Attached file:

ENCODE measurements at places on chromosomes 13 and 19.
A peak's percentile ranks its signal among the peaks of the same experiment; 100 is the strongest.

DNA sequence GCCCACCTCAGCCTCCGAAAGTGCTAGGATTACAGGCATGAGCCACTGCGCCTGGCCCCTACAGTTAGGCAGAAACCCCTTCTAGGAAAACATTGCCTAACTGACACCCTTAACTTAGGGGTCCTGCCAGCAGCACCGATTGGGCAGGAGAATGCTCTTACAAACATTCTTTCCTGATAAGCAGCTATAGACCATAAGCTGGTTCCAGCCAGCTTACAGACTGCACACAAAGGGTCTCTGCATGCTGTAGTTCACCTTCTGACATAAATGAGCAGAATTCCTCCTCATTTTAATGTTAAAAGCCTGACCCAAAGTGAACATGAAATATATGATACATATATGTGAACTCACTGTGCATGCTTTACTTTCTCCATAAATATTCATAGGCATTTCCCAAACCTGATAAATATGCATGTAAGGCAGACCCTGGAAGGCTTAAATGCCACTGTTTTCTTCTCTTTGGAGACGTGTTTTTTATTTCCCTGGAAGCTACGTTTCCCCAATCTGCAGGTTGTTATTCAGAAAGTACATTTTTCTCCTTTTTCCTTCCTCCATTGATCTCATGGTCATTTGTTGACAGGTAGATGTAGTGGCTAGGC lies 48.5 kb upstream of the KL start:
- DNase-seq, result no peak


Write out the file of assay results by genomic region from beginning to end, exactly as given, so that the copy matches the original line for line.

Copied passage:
ENCODE measurements at places on chromosomes 13 and 19.
A peak's percentile ranks its signal among the peaks of the same experiment; 100 is the strongest.

DNA sequence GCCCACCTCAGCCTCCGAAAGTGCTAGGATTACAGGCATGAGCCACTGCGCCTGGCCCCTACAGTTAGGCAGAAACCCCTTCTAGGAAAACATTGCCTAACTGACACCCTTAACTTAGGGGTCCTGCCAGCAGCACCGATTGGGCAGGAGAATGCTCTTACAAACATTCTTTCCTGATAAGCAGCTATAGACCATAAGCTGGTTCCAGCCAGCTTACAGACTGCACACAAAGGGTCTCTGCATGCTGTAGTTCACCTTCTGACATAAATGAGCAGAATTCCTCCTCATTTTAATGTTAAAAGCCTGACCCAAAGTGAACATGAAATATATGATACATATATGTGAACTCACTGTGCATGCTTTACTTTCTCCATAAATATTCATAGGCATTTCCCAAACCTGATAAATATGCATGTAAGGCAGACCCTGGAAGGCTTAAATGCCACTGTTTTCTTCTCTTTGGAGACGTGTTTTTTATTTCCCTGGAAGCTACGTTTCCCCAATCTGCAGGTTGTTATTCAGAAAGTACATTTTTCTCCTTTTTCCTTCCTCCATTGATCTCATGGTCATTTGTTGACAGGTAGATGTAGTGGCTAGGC lies 48.5 kb upstream of the KL start:
- DNase-seq, result no peak